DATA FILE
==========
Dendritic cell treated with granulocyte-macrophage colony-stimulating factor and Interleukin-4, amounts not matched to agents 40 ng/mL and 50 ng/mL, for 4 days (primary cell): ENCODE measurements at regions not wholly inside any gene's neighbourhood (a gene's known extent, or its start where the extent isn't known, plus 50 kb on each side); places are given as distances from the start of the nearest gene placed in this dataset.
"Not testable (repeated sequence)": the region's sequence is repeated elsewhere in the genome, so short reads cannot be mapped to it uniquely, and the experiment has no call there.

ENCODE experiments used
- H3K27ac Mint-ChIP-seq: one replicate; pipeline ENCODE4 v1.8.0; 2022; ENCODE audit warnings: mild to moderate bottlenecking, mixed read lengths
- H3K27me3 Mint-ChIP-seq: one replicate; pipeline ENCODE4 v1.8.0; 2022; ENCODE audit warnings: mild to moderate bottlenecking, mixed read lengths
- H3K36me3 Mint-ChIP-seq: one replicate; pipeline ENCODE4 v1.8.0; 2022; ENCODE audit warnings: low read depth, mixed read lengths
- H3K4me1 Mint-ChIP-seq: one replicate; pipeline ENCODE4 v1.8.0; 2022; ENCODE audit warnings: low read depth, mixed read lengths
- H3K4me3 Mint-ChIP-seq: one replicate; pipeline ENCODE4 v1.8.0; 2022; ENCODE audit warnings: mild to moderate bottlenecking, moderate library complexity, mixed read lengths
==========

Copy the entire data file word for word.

Dendritic cell treated with granulocyte-macrophage colony-stimulating factor and Interleukin-4, amounts not matched to agents 40 ng/mL and 50 ng/mL, for 4 days (primary cell): ENCODE measurements at regions not wholly inside any gene's neighbourhood (a gene's known extent, or its start where the extent isn't known, plus 50 kb on each side); places are given as distances from the start of the nearest gene placed in this dataset.
"Not testable (repeated sequence)": the region's sequence is repeated elsewhere in the genome, so short reads cannot be mapped to it uniquely, and the experiment has no call there.

ENCODE experiments used
- H3K27ac Mint-ChIP-seq: one replicate; pipeline ENCODE4 v1.8.0; 2022; ENCODE audit warnings: mild to moderate bottlenecking, mixed read lengths
- H3K27me3 Mint-ChIP-seq: one replicate; pipeline ENCODE4 v1.8.0; 2022; ENCODE audit warnings: mild to moderate bottlenecking, mixed read lengths
- H3K36me3 Mint-ChIP-seq: one replicate; pipeline ENCODE4 v1.8.0; 2022; ENCODE audit warnings: low read depth, mixed read lengths
- H3K4me1 Mint-ChIP-seq: one replicate; pipeline ENCODE4 v1.8.0; 2022; ENCODE audit warnings: low read depth, mixed read lengths
- H3K4me3 Mint-ChIP-seq: one replicate; pipeline ENCODE4 v1.8.0; 2022; ENCODE audit warnings: mild to moderate bottlenecking, moderate library complexity, mixed read lengths